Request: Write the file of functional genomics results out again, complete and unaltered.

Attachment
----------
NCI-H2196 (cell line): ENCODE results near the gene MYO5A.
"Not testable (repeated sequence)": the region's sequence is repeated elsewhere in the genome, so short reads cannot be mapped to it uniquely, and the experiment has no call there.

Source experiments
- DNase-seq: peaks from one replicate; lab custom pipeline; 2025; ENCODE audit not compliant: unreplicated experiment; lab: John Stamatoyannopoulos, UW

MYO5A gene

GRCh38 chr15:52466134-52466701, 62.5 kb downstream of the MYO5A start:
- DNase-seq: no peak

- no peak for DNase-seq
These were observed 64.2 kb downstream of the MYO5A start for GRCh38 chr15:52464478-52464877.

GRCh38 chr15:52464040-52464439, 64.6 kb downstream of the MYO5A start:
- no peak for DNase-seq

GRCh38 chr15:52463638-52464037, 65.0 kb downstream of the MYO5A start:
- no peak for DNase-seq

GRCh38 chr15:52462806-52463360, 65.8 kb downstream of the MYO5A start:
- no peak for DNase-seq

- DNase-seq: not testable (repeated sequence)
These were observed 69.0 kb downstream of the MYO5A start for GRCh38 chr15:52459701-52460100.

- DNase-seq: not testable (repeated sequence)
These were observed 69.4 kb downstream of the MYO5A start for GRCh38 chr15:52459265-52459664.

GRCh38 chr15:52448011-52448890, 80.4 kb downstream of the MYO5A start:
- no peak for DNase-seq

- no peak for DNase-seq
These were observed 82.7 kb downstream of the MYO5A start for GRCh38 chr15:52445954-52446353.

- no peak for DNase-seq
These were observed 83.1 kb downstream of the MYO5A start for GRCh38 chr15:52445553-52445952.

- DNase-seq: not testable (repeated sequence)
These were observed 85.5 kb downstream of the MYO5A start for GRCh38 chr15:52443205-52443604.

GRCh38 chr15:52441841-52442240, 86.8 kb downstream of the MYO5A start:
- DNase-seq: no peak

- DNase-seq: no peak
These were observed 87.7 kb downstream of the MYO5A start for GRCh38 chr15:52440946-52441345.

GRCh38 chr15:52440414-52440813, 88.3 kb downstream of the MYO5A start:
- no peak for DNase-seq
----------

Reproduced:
NCI-H2196 (cell line): ENCODE results near the gene MYO5A.
"Not testable (repeated sequence)": the region's sequence is repeated elsewhere in the genome, so short reads cannot be mapped to it uniquely, and the experiment has no call there.

Source experiments
- DNase-seq: peaks from one replicate; lab custom pipeline; 2025; ENCODE audit not compliant: unreplicated experiment; lab: John Stamatoyannopoulos, UW

MYO5A gene

GRCh38 chr15:52466134-52466701, 62.5 kb downstream of the MYO5A start:
- DNase-seq: no peak

- no peak for DNase-seq
These were observed 64.2 kb downstream of the MYO5A start for GRCh38 chr15:52464478-52464877.

GRCh38 chr15:52464040-52464439, 64.6 kb downstream of the MYO5A start:
- no peak for DNase-seq

GRCh38 chr15:52463638-52464037, 65.0 kb downstream of the MYO5A start:
- no peak for DNase-seq

GRCh38 chr15:52462806-52463360, 65.8 kb downstream of the MYO5A start:
- no peak for DNase-seq

- DNase-seq: not testable (repeated sequence)
These were observed 69.0 kb downstream of the MYO5A start for GRCh38 chr15:52459701-52460100.

- DNase-seq: not testable (repeated sequence)
These were observed 69.4 kb downstream of the MYO5A start for GRCh38 chr15:52459265-52459664.

GRCh38 chr15:52448011-52448890, 80.4 kb downstream of the MYO5A start:
- no peak for DNase-seq

- no peak for DNase-seq
These were observed 82.7 kb downstream of the MYO5A start for GRCh38 chr15:52445954-52446353.

- no peak for DNase-seq
These were observed 83.1 kb downstream of the MYO5A start for GRCh38 chr15:52445553-52445952.

- DNase-seq: not testable (repeated sequence)
These were observed 85.5 kb downstream of the MYO5A start for GRCh38 chr15:52443205-52443604.

GRCh38 chr15:52441841-52442240, 86.8 kb downstream of the MYO5A start:
- DNase-seq: no peak

- DNase-seq: no peak
These were observed 87.7 kb downstream of the MYO5A start for GRCh38 chr15:52440946-52441345.

GRCh38 chr15:52440414-52440813, 88.3 kb downstream of the MYO5A start:
- no peak for DNase-seq